As `CX` is decremented from 65535 down to 0, `AL` at each step is set to `CL` XOR `CH`. `CH` is the upper byte, which means it's decrementing every 256 iterations. Meanwhile, `CL` is decrementing every iteration from 255 to 0 in a cycle.

The XOR instruction is being used to flip bits. `CH` is used as a mask specifying which bits to flip in `CL`, so which bits are being flipped changes every 256 pixels.

Without the mask `0xDB`, this is what it looks like - crazy chaos with some funky recurrent patterns! How is this useful? Well, the effect of applying the mask `0xDB` is that only flips of the 3rd and 6th bits in `AL` have a visible effect, as the other bits are always set to 1 by the following OR instruction and their values are effectively ignored.

When the 3rd bit is being flipped, the order of the 2 colours in the faster 4 pixel cycle is swapped around - in other words, `0xDF` comes first in the pattern instead of `0xDB`.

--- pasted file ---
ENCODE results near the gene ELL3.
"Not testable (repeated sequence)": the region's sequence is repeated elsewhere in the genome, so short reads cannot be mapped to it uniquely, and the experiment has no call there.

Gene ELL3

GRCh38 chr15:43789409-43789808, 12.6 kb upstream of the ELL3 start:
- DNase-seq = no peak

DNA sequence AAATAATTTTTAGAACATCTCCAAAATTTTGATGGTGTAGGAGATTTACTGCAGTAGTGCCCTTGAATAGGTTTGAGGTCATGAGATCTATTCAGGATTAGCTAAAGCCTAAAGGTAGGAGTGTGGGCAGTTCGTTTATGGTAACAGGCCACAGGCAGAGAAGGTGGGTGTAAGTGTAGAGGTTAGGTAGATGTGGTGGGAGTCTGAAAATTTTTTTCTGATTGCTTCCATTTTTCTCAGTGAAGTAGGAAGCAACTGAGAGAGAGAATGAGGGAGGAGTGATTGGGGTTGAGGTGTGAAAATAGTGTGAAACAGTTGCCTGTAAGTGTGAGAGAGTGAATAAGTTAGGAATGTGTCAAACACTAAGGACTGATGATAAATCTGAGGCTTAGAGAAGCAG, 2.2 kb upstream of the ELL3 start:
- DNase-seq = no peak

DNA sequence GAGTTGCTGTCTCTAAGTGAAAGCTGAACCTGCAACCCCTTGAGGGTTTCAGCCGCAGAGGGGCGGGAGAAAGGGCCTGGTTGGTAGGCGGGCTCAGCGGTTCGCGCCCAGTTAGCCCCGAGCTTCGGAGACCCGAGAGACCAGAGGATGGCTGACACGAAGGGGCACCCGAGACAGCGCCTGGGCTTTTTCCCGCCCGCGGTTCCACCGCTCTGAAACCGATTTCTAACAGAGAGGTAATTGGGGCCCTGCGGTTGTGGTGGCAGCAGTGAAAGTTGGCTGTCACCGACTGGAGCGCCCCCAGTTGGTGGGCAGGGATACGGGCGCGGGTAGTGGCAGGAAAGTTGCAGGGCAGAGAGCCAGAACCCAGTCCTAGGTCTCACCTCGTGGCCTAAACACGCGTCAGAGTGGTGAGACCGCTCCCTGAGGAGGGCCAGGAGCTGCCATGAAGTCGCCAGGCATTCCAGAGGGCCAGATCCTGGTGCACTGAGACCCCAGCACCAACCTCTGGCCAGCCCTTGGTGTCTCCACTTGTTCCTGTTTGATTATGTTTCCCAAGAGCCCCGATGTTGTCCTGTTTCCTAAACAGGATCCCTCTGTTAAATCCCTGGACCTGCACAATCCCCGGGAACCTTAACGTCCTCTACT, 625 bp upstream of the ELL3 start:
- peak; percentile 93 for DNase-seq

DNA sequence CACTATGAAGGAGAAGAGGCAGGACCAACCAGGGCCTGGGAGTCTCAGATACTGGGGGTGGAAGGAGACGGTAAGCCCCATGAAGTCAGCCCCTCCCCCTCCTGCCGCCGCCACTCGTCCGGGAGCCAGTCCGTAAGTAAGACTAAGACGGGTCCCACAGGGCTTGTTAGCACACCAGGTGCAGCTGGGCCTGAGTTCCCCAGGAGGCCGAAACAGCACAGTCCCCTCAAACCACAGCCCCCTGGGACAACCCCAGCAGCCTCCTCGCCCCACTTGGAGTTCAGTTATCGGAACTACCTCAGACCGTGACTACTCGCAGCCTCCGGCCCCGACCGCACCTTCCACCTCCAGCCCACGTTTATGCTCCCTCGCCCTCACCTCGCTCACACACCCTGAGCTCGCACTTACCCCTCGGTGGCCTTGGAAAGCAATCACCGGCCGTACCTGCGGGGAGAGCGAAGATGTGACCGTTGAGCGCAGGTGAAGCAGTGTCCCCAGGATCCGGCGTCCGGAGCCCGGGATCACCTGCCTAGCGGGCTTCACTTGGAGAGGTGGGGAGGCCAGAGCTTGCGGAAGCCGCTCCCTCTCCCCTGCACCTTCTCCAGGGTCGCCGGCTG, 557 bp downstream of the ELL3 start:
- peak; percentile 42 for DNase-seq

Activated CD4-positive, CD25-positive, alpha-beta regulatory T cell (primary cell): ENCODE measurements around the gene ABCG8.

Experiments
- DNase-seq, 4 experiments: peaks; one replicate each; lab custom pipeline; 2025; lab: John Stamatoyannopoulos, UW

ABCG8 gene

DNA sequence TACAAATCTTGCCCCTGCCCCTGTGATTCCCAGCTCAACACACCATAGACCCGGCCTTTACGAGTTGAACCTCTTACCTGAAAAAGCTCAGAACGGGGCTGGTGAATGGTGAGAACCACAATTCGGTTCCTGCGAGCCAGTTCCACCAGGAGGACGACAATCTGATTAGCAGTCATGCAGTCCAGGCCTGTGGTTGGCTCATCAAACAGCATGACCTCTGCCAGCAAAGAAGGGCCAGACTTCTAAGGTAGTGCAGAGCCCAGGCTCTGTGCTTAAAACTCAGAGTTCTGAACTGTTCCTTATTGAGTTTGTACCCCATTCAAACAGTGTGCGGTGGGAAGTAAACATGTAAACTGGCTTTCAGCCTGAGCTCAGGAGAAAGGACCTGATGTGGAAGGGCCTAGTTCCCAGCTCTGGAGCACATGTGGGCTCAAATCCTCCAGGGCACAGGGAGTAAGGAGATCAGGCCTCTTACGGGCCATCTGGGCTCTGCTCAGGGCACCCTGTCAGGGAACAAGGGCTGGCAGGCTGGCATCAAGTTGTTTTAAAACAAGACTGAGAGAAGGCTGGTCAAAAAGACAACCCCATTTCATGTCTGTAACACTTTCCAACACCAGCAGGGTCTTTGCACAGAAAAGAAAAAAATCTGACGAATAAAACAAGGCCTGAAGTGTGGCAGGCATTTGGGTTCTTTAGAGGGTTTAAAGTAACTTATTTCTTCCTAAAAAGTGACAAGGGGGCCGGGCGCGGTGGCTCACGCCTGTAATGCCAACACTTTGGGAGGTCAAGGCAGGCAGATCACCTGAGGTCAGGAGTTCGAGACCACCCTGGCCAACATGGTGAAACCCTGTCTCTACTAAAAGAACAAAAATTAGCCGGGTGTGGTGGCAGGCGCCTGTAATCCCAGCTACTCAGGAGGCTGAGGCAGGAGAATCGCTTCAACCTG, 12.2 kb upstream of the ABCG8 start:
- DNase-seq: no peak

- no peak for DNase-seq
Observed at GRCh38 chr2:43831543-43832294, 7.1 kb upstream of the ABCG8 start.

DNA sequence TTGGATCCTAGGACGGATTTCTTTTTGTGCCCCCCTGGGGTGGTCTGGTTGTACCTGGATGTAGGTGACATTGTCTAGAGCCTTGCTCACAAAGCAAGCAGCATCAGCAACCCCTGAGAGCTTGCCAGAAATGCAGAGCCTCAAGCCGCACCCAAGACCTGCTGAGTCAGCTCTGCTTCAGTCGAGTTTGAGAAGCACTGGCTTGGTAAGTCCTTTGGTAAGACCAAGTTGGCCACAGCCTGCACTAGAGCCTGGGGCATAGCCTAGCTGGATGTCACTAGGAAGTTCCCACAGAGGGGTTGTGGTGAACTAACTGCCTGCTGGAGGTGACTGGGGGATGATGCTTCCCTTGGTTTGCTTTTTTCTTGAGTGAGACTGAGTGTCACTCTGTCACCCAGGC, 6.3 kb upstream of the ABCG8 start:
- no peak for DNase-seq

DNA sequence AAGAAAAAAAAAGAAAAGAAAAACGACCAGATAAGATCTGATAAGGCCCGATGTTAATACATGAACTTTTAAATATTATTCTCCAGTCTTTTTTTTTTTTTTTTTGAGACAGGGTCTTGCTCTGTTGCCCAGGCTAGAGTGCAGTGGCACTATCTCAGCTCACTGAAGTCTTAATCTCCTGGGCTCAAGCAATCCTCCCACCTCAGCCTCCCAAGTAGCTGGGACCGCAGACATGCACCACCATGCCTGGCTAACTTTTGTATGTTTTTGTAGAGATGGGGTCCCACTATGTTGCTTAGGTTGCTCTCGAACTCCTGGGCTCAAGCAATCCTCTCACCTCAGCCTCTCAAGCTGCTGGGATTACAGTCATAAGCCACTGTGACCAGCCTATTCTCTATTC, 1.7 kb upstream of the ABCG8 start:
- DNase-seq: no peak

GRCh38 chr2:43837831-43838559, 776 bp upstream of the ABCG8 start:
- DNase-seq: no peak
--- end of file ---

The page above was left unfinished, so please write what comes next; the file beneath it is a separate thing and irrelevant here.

When the 6th bit is being flipped, the 2 sets of colours in the 32 bit cycle are flipped - that is `0xFB` and `0xFF` come first instead of `0xDB` and `0xDB`.

So it seems like flipping these bits in the right sequence will be enough to produce the alternative patterns we need for our chessboard.

## Sequencing

So what values of `CX` cause bits 3 and 6 to be 1 in `CL`, and therefore flipped before being written to `AL`? Or in other words, for what x values in the long wrapping row is the pattern going to change?

Well, this is where there's a catch.

As we saw in the earlier section on OR-ing, in a monotonic sequence the nth bit cycles with a period of 2^n.